David Webster

Parachute Infantry
  • Parachute Infantry

  • Paratrooper David Kenyon Webster jumped into the chaos of occupied Europe on D-Day, fighting his way through Holland and finally capturing Hitler’s Eagle’s Nest. He was the only member of Easy Company to write down his experiences as soon as he came home from war.

    Webster records with visceral and sometimes brutal detail what it is like to take a bullet in the leg, to fight pitched battles capturing enemy towns, and to endure long periods of boredom punctuated by sudden moments of terror. But most of all, Parachute Infantry shows how a group of comrades entered the furnace of war and came out brothers.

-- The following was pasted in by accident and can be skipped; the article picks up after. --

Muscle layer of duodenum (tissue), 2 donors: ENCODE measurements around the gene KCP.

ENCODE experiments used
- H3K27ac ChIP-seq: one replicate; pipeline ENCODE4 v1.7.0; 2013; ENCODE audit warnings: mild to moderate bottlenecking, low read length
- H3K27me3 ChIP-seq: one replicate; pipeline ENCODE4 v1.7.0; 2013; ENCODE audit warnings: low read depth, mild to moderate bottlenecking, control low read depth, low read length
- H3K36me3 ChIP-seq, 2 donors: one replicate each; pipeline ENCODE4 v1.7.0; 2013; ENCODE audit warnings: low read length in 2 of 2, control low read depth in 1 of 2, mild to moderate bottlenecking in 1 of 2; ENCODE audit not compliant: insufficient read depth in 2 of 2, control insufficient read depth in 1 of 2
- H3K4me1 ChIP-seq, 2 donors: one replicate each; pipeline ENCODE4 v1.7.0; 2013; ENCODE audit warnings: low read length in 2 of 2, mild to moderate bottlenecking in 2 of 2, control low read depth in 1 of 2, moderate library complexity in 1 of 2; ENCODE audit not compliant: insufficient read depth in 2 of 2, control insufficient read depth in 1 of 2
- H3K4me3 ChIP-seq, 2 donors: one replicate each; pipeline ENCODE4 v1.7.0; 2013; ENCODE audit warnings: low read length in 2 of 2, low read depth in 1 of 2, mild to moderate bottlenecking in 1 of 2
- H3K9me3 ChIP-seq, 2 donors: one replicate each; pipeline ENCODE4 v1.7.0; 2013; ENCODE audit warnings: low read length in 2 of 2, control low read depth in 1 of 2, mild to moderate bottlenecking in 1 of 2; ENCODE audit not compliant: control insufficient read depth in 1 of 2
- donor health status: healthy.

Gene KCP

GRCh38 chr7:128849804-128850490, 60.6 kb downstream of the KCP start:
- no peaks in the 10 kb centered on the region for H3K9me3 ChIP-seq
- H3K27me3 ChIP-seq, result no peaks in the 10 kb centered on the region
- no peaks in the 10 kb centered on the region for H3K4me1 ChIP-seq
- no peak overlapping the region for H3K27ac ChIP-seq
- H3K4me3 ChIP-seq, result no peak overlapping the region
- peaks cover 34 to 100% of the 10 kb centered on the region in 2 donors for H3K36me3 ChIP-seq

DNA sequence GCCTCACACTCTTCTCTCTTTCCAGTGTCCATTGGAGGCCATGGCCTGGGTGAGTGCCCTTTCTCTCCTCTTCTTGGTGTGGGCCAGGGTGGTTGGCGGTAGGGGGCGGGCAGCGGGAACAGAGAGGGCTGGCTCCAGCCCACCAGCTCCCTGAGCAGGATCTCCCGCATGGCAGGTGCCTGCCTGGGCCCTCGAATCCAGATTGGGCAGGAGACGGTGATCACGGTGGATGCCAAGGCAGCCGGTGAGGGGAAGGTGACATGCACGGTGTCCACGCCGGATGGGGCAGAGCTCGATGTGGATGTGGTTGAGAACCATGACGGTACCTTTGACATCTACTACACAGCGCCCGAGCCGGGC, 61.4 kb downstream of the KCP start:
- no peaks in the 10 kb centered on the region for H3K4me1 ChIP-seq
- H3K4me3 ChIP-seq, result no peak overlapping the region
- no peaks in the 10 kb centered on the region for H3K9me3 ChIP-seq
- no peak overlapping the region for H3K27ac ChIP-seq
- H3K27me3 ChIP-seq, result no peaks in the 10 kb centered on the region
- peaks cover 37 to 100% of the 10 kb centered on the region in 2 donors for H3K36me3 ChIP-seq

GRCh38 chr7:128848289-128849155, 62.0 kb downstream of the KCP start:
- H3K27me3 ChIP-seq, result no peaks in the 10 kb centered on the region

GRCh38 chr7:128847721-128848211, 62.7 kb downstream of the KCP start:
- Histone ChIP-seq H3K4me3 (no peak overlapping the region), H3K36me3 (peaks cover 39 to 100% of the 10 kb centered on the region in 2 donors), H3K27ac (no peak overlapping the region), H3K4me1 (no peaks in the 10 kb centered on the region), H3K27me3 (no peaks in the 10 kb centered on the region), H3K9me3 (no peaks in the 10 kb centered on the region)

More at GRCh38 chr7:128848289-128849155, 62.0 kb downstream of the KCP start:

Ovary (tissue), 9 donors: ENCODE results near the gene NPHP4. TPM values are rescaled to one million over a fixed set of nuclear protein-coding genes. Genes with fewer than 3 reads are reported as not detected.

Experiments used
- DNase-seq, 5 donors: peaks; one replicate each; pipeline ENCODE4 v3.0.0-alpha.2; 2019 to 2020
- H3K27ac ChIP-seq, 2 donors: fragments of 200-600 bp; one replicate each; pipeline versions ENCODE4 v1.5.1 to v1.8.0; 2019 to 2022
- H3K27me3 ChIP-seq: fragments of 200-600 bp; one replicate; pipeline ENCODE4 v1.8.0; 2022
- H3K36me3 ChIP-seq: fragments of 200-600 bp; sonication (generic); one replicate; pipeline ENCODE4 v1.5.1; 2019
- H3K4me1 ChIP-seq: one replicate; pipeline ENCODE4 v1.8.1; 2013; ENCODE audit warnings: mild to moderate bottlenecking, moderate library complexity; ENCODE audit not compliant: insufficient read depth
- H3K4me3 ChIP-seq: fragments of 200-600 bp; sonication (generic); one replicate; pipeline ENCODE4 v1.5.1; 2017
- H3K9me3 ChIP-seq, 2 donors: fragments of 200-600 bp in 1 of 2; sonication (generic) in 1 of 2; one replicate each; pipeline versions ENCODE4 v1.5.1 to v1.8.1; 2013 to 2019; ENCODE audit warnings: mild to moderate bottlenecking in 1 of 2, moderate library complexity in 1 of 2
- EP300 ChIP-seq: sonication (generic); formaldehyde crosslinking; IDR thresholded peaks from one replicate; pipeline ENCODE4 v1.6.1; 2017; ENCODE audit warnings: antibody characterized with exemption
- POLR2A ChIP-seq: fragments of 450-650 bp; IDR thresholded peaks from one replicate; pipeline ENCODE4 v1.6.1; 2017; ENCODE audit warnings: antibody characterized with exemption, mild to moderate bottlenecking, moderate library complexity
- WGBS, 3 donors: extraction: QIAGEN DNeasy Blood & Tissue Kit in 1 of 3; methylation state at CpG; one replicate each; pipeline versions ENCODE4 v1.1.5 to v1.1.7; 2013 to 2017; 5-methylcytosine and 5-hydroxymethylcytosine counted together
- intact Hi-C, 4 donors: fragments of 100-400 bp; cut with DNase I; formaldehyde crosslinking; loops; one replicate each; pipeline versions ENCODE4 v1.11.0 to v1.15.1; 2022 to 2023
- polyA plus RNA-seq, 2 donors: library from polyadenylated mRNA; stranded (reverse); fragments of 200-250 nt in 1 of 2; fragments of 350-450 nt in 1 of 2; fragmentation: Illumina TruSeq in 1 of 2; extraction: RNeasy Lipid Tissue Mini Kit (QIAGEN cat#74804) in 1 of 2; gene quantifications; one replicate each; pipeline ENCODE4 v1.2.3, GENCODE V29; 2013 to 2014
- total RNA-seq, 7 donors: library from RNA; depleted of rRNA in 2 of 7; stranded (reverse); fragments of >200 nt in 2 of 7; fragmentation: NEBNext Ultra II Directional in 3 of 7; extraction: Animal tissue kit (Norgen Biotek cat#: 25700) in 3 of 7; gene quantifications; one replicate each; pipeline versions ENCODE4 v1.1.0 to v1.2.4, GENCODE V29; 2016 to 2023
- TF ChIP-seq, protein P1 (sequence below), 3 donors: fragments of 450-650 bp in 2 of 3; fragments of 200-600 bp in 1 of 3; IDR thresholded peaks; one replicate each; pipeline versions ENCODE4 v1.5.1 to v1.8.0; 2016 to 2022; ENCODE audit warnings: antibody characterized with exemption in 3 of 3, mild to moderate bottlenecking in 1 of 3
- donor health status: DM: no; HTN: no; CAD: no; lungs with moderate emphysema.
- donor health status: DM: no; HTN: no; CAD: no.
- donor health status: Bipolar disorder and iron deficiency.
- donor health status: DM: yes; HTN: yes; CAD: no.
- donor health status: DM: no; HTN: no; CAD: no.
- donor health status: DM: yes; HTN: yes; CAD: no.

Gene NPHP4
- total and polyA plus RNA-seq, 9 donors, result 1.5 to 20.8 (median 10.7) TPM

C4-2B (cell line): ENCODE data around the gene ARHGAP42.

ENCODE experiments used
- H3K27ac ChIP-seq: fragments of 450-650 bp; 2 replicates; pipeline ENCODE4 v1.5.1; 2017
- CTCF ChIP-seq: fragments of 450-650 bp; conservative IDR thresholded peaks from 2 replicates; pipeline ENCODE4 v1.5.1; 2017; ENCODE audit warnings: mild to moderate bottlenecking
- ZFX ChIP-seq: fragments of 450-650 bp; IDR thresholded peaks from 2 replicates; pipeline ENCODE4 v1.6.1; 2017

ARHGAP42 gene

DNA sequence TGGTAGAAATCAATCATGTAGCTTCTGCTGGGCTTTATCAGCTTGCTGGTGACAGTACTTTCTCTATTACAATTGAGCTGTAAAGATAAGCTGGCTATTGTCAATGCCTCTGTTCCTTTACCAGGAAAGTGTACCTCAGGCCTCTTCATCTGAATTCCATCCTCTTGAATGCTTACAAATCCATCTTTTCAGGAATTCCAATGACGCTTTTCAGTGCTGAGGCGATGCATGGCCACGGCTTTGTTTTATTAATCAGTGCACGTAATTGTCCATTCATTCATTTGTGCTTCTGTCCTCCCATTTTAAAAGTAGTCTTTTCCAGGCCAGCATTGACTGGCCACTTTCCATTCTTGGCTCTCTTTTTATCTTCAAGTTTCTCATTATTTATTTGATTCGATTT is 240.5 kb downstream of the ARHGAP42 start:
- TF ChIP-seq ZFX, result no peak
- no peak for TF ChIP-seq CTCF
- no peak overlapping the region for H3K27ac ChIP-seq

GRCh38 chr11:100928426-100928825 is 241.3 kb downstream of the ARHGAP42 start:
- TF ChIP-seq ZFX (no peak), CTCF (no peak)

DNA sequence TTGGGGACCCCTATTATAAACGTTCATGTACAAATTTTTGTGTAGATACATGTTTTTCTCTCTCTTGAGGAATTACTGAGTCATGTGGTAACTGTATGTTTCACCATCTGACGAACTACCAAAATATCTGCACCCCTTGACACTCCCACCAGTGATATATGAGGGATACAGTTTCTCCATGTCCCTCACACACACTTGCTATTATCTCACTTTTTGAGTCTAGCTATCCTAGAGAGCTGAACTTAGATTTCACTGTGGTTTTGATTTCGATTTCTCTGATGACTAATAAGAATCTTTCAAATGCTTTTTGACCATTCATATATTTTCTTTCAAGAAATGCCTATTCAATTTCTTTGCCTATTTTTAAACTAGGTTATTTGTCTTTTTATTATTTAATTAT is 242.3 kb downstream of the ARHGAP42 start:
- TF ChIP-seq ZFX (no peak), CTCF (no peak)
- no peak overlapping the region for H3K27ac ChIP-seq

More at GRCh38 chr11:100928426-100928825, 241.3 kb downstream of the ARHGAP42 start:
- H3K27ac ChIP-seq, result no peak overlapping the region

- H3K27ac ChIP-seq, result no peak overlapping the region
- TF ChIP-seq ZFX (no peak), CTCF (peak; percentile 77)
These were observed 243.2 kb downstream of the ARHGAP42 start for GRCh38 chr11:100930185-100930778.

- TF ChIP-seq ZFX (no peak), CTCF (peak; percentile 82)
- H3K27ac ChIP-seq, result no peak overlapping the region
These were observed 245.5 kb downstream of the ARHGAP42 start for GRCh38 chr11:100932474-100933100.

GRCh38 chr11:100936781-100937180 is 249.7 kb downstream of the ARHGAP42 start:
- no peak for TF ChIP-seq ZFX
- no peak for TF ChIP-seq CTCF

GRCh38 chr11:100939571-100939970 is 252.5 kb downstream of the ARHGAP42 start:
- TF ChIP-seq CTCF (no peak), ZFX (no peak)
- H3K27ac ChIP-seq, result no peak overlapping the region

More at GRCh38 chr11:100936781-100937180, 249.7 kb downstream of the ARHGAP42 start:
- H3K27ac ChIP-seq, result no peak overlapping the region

David Kenyon Webster left Harvard to join the paratroopers, training at Camp Toccoa, Georgia. He could have used the influence of his wealthy family to land a comfortable desk job, but he was determined to do his duty and to see the war from the point of view of an ordinary soldier. He parachuted into Normandy the night before the D-Day landings and later into Holland as part of Operation Market Garden, going on to participate in the capture of Hitler’s Eagle’s Nest at the end of the war. After the war Webster worked as a journalist. On 9 September 1961, he went missing while shark fishing off the coast of California. His body was not found. His memoir remained unpublished until Stephen Ambrose discovered it, using it as a key source for his book Band of Brothers and later the series. It was Ambrose’s championing of the work that led to its eventual publication.

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